Watch Your Credit

Watch Your CreditYou may be surprised to learn that your personal credit score can have an impact on your ability to start a new venture. A bad credit history can have an impact on your dealing with financial institutions. Even if you are not seeking funding from a bank or other traditional financial institutions, the institutions use your credit history as a basis for other decisions. The ability of your company to receive items such as credit cards can be impacted by the founder’s credit score. If the founder has a poor credit history, many banks will not want to take the risk of issuing your venture a corporate card.

Nearly as distressing as bad credit is no credit at all. Bear in mind that as a start-up with no operational history, that also means no credit history. In dealing with every day vendors, or when attempting to buy everyday supplies, this lack of credit history can have a significant impact. For example, if you are trying to lease a corporate vehicle (a delivery truck), don’t expect to take advantage of the financing charges offered via promotions. Instead, your lack of credit history will mean that the leasing company feels it is taking a risk by dealing with your firm. That advertised lease rate of $149 per month can quickly escalate and you could easily end up paying double or triple that amount.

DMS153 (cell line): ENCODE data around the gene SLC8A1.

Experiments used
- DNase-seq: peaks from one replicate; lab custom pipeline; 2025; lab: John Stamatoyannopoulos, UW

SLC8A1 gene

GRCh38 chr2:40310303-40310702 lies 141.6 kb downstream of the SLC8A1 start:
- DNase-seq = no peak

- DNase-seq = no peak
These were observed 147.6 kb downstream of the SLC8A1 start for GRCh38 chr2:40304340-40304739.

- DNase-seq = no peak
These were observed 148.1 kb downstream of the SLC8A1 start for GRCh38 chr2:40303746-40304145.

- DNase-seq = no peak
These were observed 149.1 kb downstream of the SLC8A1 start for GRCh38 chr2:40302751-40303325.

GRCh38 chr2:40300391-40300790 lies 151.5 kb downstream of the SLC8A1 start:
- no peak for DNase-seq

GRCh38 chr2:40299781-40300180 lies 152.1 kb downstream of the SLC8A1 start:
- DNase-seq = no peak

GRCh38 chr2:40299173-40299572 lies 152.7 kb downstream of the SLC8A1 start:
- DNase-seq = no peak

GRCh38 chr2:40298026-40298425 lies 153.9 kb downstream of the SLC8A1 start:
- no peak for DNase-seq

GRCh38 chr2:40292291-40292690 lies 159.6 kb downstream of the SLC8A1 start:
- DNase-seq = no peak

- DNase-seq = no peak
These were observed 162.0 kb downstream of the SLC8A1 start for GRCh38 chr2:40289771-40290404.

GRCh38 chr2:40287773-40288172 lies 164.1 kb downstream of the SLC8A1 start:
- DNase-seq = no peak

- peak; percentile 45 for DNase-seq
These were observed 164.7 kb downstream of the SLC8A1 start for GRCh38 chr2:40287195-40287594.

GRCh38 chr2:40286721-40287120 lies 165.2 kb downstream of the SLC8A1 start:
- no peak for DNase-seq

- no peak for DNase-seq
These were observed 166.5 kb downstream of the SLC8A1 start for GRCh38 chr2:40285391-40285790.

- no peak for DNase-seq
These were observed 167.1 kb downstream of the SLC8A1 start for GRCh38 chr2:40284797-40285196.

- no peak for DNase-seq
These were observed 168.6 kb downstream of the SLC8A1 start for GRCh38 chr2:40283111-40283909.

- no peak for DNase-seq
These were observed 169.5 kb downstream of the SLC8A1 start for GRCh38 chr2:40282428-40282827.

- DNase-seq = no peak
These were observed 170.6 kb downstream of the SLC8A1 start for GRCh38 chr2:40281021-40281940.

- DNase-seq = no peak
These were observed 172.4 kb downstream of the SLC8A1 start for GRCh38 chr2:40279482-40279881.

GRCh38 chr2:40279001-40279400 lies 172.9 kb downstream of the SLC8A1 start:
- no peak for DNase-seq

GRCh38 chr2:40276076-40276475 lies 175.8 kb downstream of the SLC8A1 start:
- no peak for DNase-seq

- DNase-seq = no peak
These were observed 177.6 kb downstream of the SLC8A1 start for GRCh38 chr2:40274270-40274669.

One way to combat a lack of credit history is to slowly build a credit history for your company, whereby you show relevant parties that you can pay your bills on time. Obviously, the drawback to this is that it takes time to establish an effective credit history. Another method is for a founder/partner involved in the venture to offer a personal guarantee. While this may help to establish some credit with relevant parties, its incredibly important that the person offering the guarantee is aware of the risks they are incurring.

Thumbs UpTry This: Monitor your own personal credit history carefully and seek to build as strong of a rating as possible.




Thumbs DownAvoid This: Try to avoid personal guarantees if at all possible. While they can help to minimize the “cost” of credit to your venture, they can impose a significant risk to the individual handling the guarantee.

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